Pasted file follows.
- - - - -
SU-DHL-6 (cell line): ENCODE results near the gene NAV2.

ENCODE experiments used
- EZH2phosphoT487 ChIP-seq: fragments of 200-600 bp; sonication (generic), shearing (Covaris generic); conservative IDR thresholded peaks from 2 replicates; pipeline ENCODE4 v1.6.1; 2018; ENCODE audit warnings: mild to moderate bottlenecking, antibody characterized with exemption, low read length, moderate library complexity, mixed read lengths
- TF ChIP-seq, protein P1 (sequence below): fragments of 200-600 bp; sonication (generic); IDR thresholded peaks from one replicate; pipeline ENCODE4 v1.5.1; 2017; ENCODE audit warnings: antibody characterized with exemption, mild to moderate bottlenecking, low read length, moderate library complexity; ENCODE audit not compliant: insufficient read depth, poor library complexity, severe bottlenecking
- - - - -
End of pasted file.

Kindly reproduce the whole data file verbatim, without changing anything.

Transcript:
SU-DHL-6 (cell line): ENCODE results near the gene NAV2.

ENCODE experiments used
- EZH2phosphoT487 ChIP-seq: fragments of 200-600 bp; sonication (generic), shearing (Covaris generic); conservative IDR thresholded peaks from 2 replicates; pipeline ENCODE4 v1.6.1; 2018; ENCODE audit warnings: mild to moderate bottlenecking, antibody characterized with exemption, low read length, moderate library complexity, mixed read lengths
- TF ChIP-seq, protein P1 (sequence below): fragments of 200-600 bp; sonication (generic); IDR thresholded peaks from one replicate; pipeline ENCODE4 v1.5.1; 2017; ENCODE audit warnings: antibody characterized with exemption, mild to moderate bottlenecking, low read length, moderate library complexity; ENCODE audit not compliant: insufficient read depth, poor library complexity, severe bottlenecking